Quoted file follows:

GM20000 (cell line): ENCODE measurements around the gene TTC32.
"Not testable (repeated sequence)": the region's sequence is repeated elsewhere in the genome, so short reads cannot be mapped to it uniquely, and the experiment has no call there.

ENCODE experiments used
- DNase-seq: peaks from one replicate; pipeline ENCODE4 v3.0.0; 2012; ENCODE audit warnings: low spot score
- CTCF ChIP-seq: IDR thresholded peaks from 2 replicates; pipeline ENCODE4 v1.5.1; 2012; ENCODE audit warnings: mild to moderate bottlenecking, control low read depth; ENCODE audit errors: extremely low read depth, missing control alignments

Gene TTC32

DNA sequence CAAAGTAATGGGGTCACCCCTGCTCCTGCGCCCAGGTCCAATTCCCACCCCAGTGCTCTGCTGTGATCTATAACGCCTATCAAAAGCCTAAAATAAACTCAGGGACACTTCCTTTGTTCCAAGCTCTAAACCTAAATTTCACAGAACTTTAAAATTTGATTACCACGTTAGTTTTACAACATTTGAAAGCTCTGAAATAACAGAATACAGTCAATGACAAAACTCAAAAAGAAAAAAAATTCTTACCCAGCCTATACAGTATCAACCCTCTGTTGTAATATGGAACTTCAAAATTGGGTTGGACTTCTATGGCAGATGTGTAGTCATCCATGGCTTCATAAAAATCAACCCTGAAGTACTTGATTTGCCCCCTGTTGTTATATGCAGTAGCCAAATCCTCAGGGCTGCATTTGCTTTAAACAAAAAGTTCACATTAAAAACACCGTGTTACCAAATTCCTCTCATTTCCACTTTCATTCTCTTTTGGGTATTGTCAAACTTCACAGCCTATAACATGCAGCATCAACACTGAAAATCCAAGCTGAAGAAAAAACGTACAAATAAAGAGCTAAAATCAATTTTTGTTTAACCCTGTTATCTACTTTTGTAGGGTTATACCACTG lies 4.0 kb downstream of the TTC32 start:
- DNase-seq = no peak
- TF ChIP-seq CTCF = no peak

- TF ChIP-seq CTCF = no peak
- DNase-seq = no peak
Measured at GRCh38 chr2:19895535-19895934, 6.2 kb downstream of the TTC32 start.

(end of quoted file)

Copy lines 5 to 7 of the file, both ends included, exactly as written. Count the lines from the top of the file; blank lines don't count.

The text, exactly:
- CTCF ChIP-seq: IDR thresholded peaks from 2 replicates; pipeline ENCODE4 v1.5.1; 2012; ENCODE audit warnings: mild to moderate bottlenecking, control low read depth; ENCODE audit errors: extremely low read depth, missing control alignments

Gene TTC32

DNA sequence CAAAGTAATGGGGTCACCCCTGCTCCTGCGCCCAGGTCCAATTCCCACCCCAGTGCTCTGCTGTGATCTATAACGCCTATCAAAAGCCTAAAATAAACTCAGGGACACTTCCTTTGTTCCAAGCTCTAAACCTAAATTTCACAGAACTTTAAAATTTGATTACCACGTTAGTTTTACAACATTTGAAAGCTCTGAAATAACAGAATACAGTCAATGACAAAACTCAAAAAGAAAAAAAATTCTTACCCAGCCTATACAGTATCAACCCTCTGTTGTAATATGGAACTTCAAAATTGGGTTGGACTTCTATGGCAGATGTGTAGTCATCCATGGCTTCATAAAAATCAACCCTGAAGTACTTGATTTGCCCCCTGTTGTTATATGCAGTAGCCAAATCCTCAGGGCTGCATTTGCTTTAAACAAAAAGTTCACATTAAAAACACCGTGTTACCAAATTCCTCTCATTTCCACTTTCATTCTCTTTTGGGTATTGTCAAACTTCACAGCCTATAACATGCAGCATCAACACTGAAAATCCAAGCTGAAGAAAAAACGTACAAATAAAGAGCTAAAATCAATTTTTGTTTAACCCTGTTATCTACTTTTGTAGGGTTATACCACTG lies 4.0 kb downstream of the TTC32 start: